And they're doing that also with traditional journalists more often than they used to too. So, it used to be, when you go back to say 2005 or so, the big battle then was and Patrick Byrne was the CEO. And for those of you who want to know how this guy turned out, he was one of the people who was in the White House in the final days of the Trump administration, urging Trump to call in troops and declare martial law to secure the election. So certainly I wasn't involved in 2005, but I think when you look back on that, this guy's clearly the whack job, but back then when he went after his critics and he filed lawsuits, a lot of shareholders felt negatively toward that as well, that's a distraction or there was also they’d protest too much. But now we're in a totally different environment where people cheer on the companies doing this, even if it's a complete waste of company time and money because it's very hard to win in the United States to win a lawsuit against an activist shareholder or an activist short seller.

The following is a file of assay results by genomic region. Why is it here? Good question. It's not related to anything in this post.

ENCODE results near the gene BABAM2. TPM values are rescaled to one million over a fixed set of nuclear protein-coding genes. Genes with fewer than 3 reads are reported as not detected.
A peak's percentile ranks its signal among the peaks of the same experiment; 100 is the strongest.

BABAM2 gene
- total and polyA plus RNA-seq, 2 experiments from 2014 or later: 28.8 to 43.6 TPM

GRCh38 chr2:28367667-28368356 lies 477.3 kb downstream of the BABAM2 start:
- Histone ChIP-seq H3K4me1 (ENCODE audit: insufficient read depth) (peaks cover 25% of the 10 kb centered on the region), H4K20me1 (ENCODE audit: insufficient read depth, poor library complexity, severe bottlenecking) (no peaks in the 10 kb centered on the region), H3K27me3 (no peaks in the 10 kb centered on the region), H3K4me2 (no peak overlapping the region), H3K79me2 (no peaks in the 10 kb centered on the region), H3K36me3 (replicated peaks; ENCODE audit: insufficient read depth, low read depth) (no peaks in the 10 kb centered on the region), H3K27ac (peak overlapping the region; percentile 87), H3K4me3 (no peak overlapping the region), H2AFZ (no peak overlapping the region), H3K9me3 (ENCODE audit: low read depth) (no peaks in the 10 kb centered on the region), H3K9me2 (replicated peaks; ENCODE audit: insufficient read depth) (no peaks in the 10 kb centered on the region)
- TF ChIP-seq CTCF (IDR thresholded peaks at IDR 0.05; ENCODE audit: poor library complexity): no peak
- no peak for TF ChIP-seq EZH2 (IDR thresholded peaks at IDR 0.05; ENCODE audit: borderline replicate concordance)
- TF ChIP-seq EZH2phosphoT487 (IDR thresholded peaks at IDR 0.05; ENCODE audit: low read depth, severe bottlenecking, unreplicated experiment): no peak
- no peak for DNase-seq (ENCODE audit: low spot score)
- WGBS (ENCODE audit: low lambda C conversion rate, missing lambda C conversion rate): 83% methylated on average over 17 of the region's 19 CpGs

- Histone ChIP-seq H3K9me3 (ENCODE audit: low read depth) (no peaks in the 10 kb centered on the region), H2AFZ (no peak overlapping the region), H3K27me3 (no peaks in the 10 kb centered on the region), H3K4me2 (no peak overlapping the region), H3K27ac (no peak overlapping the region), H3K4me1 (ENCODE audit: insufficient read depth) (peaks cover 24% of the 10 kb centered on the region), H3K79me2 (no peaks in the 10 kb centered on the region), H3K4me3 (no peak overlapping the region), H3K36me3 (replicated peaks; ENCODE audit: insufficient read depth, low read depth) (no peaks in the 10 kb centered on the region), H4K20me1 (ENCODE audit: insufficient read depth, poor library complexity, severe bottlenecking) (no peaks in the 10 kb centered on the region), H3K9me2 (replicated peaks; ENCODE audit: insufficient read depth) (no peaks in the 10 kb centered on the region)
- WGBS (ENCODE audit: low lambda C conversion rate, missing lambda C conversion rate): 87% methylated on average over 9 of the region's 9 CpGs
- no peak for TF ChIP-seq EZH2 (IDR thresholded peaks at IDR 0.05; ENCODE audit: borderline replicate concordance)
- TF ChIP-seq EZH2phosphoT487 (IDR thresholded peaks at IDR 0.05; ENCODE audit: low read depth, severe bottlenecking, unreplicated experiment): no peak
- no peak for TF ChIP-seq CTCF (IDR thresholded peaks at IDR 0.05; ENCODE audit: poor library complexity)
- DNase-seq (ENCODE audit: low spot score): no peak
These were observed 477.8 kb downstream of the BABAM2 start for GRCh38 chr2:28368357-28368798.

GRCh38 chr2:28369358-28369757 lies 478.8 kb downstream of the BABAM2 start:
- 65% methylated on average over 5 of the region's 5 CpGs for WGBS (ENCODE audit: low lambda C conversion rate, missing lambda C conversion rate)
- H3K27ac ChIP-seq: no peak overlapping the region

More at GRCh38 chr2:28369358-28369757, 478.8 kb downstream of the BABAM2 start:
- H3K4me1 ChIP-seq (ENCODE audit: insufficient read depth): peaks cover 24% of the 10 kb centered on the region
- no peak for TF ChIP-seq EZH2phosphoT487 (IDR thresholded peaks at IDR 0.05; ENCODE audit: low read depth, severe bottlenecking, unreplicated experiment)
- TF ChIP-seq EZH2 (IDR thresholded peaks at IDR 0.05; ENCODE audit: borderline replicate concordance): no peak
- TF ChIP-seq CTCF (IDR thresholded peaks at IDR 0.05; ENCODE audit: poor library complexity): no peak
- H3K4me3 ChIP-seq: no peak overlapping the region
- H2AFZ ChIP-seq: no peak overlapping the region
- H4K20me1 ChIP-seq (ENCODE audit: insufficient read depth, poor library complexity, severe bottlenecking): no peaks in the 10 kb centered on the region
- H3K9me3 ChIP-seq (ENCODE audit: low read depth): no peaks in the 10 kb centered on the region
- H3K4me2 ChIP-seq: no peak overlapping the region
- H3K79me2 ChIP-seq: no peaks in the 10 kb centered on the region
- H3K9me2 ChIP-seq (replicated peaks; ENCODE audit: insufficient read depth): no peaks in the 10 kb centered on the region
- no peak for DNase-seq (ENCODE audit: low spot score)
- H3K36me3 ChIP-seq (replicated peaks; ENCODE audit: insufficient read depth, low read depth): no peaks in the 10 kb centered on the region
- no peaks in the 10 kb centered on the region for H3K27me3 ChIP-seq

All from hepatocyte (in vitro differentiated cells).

So, the hard parts about this business are also now that you get sued more often, and regulators have kind of been, I'd say compromised by, or co-opted by the companies and their high-priced attorneys who used to work at the regulatory agencies, so you have to have a pretty strong stomach. Now that said, if you do and you can take the punches, it's an okay business. I mean, dollars per unit of brain damage and activist short selling are not good compared to being on the long side where we always kind of derisively say, it's close my eyes and buy right if I'm a long side manager. But it could still be a good business, but you have to do it because you really enjoy it and some part of you really enjoys the pot. So, in terms of the industry writ large, you have these cycles where it looks attractive and smaller players dip their toes in thinking, this is great and then they get hit with their first lawsuit and they're gone. But there are a few of us who've been around for a number of years, and I think we're doing well and we're robust, and just every day is new chance to try to bring one of these bad guys down to earth.